Date Awarded


Document Type


Degree Name

Doctor of Philosophy (Ph.D.)


Virginia Institute of Marine Science


Jackson Davis

Committee Member

Mark E. Chittenden

Committee Member

George Grant

Committee Member

William E. Odum


Energy transformations and budget are computers for young-of-the-year blueback herring, Alosa aestivalis, in the James River, Virginia. Distribution, growth, and selective feeding are described. Fish and zooplankton collections were made at five stations in the main channel of the James RIver from June through November 1969. Two 24hr series of samples were collected in July and October 1968 in the Potomac River. A direct relationship existed between standing cropos of zooplankton and distribution, growth, and feeding of blueback herring. Zooplankton densities were highest upstream, where food consumption and growth rates were correspondingly highest. A progressive downstream decrease and upstream increase in the fish abundance occurred during teh study. Condition 9K) decreased after flooding from hurricane Camille. Blueback herring fed primarily on copepods (Eurytemora affinis, Cyclops vernalis, and Canthocamptus roberteokeri), but cladocerans (Bosmina longirostris-coregoni and Diaphanosoma brachyurum) were also important. Selection (electivity) was strongest for adult copepods and weakest for copepod nauplii. Selection for copepodites and B. longirostris-coregoni was moderate to weak. Feeding occurred only during daylight. Effect of predation on zooplankton populations is discussed. Respiration experiments were carried out in the laboratory from Nobvemer 1970 to March 1971. The regression of oxygen consumption on temperature (routine metabolism) was expressed as Log 0 = -1.4451 + 0.0548 T, where 0 = oxygen consumption (mg 02/gram wet weight/hr), and T = temperature (C).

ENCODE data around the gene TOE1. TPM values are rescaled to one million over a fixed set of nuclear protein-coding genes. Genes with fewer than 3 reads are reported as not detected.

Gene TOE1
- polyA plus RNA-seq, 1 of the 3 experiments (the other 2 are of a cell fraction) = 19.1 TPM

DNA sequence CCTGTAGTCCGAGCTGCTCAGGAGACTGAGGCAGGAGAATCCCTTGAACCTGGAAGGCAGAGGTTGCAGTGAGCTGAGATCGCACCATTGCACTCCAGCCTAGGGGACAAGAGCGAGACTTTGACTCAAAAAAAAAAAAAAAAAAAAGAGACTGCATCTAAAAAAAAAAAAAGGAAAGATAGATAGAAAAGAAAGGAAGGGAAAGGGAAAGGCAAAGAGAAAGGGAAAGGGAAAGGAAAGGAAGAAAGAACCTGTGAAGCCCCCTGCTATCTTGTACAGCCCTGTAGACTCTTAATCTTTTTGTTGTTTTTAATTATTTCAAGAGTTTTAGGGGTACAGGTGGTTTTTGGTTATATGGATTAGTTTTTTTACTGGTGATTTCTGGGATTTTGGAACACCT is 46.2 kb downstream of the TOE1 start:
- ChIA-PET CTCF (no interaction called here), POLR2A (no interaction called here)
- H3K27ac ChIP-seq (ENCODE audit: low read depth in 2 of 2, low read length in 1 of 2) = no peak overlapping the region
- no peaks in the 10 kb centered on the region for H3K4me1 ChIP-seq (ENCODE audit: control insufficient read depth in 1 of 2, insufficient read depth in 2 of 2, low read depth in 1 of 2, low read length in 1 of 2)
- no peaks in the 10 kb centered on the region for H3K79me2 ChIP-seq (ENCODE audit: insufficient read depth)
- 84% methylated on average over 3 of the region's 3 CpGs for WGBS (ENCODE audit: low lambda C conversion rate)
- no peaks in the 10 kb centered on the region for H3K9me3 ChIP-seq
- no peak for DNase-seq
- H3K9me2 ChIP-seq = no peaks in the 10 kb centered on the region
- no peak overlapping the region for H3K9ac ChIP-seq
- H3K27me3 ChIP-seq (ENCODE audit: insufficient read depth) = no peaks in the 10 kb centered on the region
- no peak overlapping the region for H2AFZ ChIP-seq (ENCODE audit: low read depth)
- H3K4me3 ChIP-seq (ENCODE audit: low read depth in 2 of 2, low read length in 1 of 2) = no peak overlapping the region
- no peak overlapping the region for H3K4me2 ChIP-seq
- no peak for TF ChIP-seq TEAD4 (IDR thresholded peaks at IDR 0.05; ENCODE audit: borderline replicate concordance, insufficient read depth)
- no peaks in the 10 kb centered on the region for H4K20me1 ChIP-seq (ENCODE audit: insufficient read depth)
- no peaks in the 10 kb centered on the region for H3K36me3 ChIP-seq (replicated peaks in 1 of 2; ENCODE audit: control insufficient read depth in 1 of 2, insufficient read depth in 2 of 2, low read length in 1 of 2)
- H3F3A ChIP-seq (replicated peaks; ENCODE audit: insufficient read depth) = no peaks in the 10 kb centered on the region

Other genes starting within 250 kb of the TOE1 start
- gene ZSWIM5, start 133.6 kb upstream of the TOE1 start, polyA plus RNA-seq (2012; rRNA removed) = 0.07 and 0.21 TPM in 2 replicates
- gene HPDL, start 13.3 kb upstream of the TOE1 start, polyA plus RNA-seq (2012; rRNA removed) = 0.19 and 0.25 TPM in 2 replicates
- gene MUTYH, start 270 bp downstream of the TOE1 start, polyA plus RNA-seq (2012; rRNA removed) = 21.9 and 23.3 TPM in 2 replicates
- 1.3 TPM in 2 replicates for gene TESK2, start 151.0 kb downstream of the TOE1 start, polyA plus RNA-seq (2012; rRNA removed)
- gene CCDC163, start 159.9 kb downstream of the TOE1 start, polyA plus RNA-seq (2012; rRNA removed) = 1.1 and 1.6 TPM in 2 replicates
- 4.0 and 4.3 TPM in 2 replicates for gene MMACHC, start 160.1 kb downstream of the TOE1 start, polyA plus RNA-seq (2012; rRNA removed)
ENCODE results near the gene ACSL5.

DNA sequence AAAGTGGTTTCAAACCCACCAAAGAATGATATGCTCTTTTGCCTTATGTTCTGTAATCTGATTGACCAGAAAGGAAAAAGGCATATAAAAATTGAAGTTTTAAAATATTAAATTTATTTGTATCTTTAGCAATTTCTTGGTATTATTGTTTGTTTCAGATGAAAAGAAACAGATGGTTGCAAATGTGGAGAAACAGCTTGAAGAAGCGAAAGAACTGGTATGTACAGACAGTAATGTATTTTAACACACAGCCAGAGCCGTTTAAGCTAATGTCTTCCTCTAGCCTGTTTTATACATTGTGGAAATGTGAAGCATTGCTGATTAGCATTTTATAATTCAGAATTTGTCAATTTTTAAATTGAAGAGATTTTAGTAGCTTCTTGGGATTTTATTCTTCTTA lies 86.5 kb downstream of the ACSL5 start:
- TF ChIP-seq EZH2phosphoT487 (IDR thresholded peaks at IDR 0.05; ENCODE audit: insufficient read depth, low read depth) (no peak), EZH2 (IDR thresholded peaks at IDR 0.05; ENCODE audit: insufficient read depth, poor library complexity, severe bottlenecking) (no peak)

This dissertation is from the Joint Program Degree from the College of William & Mary and University of Virginia and awarded by the University of Virginia.



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